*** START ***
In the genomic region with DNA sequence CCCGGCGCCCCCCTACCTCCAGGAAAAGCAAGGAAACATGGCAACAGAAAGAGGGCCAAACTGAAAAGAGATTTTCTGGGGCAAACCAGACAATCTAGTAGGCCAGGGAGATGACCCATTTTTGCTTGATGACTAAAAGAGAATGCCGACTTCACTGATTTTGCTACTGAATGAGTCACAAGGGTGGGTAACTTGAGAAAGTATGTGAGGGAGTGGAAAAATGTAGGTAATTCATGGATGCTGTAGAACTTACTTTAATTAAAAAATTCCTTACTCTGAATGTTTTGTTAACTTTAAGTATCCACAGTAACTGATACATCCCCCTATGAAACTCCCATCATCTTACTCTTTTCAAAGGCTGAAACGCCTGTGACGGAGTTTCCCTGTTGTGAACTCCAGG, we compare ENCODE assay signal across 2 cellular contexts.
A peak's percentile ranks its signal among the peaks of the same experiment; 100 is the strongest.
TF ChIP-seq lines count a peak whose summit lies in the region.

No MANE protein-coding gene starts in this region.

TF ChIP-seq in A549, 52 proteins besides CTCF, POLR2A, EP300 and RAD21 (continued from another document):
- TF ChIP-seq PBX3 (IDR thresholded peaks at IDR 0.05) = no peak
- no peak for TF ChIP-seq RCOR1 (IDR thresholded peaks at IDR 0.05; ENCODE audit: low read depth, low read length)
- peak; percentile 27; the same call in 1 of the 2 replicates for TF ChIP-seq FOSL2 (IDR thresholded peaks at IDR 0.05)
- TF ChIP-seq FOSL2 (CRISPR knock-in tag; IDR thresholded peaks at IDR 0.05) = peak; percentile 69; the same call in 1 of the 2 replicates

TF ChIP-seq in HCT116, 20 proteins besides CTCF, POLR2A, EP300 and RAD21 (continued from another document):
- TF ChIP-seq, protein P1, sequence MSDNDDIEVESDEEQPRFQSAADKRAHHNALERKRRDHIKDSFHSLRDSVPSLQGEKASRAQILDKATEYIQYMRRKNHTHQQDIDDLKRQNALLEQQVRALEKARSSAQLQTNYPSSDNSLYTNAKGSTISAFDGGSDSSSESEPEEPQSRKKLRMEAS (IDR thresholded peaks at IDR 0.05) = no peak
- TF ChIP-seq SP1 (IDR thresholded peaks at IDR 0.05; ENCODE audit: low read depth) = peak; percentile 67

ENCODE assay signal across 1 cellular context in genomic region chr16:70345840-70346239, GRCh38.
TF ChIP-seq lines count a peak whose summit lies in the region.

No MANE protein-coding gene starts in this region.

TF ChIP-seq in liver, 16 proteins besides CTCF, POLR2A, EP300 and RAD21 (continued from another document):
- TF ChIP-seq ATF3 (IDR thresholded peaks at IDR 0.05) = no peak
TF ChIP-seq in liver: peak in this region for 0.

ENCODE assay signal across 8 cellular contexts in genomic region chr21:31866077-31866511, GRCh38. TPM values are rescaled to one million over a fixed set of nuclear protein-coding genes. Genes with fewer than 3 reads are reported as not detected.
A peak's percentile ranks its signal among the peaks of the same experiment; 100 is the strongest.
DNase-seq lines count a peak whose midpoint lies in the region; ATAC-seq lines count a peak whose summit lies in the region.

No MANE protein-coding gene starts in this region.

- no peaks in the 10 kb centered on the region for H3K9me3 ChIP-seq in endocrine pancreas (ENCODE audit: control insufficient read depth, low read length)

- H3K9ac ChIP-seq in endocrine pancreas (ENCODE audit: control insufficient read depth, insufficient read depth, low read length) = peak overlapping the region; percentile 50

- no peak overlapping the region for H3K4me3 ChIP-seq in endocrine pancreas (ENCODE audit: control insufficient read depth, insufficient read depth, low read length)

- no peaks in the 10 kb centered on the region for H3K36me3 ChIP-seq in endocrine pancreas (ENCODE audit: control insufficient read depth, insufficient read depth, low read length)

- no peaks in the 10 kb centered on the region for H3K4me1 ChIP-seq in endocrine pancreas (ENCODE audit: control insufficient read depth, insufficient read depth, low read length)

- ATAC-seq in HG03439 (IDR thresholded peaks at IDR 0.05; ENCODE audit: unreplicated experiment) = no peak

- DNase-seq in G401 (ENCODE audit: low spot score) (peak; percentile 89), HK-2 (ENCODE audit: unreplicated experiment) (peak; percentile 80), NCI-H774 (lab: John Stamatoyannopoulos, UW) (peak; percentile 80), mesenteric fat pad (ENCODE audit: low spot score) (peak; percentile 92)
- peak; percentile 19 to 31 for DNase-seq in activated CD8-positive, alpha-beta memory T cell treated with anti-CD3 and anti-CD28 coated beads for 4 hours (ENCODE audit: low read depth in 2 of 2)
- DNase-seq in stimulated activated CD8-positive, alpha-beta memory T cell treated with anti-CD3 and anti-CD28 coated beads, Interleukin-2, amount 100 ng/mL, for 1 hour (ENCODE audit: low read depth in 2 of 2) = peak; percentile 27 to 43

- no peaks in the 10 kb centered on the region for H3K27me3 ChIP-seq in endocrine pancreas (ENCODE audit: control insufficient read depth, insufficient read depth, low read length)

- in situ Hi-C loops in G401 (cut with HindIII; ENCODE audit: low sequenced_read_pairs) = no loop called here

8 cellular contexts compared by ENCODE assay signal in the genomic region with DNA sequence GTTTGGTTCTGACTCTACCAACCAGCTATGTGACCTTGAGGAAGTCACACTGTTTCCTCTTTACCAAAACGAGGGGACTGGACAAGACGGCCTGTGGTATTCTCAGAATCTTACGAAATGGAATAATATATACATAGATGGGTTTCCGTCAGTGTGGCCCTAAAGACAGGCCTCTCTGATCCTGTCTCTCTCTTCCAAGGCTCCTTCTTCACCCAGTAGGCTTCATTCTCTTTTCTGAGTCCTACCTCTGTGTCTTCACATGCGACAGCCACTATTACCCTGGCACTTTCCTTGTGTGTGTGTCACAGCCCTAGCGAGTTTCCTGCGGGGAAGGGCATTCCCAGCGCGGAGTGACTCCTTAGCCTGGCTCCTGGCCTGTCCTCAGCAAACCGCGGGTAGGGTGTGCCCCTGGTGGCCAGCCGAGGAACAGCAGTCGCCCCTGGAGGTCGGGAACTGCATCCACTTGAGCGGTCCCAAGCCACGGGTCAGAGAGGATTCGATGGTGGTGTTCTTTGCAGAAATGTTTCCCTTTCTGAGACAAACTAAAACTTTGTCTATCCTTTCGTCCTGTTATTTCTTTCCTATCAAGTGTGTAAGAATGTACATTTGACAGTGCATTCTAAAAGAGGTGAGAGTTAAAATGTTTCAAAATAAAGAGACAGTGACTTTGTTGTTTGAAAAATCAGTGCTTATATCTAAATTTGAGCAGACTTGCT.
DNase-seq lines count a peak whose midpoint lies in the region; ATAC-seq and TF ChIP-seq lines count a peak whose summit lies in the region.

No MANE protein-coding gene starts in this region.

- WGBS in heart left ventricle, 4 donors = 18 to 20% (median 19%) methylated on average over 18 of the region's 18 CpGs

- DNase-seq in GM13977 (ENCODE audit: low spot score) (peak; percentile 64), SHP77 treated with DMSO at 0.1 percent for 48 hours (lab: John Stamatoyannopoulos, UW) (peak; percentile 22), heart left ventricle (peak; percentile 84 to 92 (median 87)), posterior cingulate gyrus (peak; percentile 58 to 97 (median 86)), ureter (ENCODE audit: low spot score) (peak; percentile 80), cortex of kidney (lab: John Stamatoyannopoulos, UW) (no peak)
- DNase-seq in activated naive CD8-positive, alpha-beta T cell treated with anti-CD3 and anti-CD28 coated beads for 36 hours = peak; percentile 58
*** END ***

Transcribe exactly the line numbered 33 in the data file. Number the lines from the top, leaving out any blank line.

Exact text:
- in situ Hi-C loops in G401 (cut with HindIII; ENCODE audit: low sequenced_read_pairs) = no loop called here